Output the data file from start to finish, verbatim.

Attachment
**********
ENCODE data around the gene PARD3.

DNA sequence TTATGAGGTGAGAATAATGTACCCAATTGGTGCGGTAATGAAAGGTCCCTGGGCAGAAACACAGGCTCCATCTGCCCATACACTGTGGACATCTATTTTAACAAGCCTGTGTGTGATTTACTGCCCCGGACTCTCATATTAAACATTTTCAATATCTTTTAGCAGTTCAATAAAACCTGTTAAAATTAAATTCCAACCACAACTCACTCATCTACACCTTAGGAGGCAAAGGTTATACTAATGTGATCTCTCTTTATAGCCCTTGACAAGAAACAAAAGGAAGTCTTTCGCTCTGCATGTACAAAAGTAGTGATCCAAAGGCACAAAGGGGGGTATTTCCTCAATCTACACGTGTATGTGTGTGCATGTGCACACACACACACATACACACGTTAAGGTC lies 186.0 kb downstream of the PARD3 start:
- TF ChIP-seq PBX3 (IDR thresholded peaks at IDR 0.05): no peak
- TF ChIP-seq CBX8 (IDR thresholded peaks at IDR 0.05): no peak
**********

ENCODE data around the gene PARD3.

DNA sequence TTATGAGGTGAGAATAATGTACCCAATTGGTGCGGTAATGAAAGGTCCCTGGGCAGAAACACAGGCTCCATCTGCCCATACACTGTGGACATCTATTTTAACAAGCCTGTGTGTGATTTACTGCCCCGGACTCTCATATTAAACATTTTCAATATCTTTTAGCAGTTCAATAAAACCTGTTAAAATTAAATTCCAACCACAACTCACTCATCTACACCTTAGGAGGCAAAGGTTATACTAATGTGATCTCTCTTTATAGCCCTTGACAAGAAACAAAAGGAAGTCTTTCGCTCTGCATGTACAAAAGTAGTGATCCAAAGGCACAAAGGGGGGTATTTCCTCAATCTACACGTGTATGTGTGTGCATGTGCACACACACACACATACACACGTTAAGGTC lies 186.0 kb downstream of the PARD3 start:
- TF ChIP-seq PBX3 (IDR thresholded peaks at IDR 0.05): no peak
- TF ChIP-seq CBX8 (IDR thresholded peaks at IDR 0.05): no peak